I advocate getting down the motion and the underspin short/heavy serve first... and once that is capable, then do hte adjustments for side/under, dead, and topspin.... then work on after motions.

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    #17
    Players learnign serves make many mistakes, but it is always the wrong biomechanics, wrong timing, often too short a ball toss, and way too long/slow stroke.
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  18. UpSideDownCarl is online now
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    #18
    Quote Originally Posted by KM1976
    Here you go! I recorded my serves sometime ago. Below are the links. Please be kind with your comments, I am not the best player around.

    Sidespin with backspin and sidespin with topspin:
    https://youtu.be/KqrMsjO9Hcw

    Backspin
    https://youtu.be/ZhxLThLNaRo

    Float
    https://youtu.be/sQ0R120H_64

    Nice serves. nathonN707, just do exactly like KM1976 is doing.

    Someone decent at serving can make it look so easy. It takes a good deal of practice.

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    #19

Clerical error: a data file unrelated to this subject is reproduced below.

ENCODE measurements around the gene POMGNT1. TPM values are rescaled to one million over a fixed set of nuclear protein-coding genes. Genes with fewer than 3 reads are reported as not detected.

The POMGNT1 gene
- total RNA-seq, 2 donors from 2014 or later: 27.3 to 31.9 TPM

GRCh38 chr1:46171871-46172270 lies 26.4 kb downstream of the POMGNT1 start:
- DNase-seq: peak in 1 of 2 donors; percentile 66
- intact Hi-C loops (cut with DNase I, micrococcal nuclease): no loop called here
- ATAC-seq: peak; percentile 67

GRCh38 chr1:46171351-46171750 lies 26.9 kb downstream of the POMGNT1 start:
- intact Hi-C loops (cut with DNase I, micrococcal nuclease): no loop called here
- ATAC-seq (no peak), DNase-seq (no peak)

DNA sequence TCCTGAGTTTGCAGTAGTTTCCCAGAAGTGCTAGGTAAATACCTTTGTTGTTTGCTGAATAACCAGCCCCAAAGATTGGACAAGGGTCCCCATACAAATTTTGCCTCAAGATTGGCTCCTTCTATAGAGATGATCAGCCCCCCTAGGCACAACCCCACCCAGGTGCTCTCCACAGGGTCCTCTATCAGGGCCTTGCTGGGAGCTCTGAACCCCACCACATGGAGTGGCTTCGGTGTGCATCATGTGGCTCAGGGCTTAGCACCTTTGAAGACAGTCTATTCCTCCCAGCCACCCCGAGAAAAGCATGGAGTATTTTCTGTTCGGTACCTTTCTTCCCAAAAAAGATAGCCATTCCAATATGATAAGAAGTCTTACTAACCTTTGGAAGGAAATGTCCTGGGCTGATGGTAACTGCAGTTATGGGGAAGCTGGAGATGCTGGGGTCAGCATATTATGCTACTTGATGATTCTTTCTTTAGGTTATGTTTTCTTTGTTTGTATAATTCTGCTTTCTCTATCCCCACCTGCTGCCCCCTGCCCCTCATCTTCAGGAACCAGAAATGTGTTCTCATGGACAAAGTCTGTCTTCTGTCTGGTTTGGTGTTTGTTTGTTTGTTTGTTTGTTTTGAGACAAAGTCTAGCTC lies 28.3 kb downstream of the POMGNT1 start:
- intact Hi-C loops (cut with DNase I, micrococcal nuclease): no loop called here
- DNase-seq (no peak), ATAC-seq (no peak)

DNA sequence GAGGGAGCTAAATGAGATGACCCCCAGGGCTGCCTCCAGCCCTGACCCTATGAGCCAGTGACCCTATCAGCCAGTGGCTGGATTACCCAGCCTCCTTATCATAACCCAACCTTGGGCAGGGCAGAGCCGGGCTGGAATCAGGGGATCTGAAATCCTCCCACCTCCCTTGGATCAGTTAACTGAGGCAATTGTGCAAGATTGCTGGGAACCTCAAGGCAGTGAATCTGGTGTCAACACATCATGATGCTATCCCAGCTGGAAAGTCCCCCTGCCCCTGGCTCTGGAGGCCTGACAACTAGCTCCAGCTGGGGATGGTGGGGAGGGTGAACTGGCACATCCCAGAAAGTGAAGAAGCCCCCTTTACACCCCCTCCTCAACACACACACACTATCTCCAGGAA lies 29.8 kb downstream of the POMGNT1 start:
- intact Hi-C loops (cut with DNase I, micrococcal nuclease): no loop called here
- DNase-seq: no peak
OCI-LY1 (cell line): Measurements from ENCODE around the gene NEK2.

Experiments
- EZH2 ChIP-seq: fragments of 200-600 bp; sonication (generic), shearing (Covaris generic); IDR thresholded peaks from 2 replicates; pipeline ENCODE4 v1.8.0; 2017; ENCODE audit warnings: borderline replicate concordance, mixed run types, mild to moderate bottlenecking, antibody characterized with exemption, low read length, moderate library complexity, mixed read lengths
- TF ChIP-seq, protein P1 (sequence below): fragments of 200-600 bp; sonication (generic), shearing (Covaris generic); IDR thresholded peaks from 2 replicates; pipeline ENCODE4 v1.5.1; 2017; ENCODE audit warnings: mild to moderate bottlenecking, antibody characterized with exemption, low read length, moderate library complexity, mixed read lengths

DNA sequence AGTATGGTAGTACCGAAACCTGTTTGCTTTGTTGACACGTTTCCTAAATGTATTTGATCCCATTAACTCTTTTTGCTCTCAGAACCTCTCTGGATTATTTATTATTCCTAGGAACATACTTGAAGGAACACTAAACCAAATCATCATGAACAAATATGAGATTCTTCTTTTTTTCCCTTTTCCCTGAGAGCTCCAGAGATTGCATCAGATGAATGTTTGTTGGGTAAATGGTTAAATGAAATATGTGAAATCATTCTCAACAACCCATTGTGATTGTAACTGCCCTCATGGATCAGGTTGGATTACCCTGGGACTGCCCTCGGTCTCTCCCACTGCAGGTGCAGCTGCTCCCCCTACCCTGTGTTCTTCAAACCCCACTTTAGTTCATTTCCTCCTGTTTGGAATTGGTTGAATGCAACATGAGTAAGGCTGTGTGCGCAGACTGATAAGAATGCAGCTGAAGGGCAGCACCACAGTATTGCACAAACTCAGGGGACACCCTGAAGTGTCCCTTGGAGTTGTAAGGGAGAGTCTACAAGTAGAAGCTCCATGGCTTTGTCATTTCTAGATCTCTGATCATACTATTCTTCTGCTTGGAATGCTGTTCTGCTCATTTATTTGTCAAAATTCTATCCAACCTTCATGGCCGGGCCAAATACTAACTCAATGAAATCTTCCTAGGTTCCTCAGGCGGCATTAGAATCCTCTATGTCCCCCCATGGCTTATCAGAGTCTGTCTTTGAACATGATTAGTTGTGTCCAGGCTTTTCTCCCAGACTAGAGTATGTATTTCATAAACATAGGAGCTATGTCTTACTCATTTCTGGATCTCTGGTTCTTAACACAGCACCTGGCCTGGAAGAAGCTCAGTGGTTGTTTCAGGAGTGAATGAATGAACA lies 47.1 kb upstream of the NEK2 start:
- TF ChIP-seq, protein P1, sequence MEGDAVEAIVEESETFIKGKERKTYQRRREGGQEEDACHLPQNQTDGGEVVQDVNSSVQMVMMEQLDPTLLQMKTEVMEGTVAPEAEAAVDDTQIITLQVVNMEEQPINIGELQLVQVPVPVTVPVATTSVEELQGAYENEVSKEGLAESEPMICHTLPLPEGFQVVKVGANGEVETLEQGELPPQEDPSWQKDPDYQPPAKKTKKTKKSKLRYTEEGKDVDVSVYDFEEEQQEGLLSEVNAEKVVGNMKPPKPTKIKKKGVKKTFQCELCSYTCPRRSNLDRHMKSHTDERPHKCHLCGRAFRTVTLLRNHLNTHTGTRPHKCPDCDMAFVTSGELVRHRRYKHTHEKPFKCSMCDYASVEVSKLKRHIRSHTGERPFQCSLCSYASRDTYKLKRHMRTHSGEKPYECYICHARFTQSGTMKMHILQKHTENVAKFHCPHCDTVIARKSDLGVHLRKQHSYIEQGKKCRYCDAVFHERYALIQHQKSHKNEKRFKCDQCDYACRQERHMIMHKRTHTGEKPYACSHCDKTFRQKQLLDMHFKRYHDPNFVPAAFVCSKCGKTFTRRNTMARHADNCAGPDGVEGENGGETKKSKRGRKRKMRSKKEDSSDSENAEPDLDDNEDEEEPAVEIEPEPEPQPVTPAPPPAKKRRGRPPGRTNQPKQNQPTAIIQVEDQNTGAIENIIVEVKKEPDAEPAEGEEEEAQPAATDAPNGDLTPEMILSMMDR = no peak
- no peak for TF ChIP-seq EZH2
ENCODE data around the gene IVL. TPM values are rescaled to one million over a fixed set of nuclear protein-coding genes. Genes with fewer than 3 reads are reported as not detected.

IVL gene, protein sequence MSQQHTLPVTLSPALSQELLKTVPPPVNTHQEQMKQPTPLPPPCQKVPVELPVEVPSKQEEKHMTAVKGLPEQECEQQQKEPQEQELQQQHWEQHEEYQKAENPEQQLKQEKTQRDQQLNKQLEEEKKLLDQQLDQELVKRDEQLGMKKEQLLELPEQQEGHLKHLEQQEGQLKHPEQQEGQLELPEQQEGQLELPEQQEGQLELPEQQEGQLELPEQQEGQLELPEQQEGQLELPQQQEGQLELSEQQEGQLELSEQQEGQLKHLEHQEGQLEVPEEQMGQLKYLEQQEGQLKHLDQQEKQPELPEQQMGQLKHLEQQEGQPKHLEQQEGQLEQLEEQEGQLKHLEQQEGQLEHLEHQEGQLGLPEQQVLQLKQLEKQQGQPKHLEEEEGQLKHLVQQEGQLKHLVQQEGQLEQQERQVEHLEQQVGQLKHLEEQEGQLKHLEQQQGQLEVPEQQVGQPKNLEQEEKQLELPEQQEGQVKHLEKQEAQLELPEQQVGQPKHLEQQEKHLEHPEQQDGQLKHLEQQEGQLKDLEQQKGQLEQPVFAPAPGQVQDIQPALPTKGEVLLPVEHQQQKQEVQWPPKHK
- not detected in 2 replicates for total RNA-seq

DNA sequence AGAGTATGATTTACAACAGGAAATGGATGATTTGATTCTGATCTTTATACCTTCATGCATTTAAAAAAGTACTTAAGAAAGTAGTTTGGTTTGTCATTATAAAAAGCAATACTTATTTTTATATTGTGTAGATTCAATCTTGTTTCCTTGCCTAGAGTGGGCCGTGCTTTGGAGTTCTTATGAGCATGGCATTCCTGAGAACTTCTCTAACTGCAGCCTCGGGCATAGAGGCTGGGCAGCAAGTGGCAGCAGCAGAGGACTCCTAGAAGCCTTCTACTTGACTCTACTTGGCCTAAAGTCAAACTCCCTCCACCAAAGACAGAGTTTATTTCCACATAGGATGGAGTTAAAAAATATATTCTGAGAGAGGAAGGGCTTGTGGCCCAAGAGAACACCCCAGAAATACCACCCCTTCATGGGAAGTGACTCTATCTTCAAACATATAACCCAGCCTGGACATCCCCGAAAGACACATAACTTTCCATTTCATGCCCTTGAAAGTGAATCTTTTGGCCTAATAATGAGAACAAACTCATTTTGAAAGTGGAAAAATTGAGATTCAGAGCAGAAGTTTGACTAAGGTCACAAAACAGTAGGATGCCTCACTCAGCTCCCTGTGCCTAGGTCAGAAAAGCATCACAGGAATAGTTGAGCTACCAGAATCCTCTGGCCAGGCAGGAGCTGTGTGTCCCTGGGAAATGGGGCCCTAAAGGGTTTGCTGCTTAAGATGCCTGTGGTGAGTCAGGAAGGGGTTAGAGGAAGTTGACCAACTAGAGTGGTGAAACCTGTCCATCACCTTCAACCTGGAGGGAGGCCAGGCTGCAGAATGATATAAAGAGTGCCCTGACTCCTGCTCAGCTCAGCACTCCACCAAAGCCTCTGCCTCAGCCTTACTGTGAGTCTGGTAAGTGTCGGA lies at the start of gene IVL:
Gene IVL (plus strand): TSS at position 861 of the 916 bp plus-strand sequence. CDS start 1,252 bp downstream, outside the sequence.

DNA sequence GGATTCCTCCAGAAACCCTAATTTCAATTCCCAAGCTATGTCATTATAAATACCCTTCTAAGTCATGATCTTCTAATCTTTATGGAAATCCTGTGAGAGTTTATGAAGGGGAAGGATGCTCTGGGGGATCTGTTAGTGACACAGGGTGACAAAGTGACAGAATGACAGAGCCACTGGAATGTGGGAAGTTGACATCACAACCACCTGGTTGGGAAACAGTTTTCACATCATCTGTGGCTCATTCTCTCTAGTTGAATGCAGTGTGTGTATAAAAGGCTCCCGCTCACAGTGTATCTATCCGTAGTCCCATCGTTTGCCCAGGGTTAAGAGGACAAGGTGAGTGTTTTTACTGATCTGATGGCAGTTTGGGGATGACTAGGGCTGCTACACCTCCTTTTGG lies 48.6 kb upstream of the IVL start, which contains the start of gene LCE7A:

Hi KM,

    I was prolly WAY WORSE a level of a player when I learned serves. I was a recreational player mid 1400s level. I did 3 minutes a day practice for a year and got mostly the serves I have now.

    That alone got me to 1600+ level immediately upon return to USA and I was playing zero practice matches, etc.

    An arsenal of good serves along with a 3rd ball can take your level a long way.

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    #20
    One thing that has not been covered by some excellent posts above.

    The back swing before the forward whip action has to be delayed as long as possible. So the body is moving forward first and then the back swing starts for the whip. This opposite action of the body moving in one direction while the arm is moving in the other direction creates the highest whip action leading to the highest spin level. Some servers actually move their arm forward as they rock back. This allows the delay process to occur naturally.

    Now if you do the above strong whip action with the correct whip mechanics with a strong forward motion and stamp on the ground you will combine a high spin level with a fast double very low bounce serve. Ma Longs backspin serve is an example.

    People at my lower level are surprised by the amount of spin on the serve as it can be double bounce and fast and spiny. Most people at my level can do a spiny backspin serve that is slow due to incorrect body forward motion.

    The above principle can be applied to all types of serves.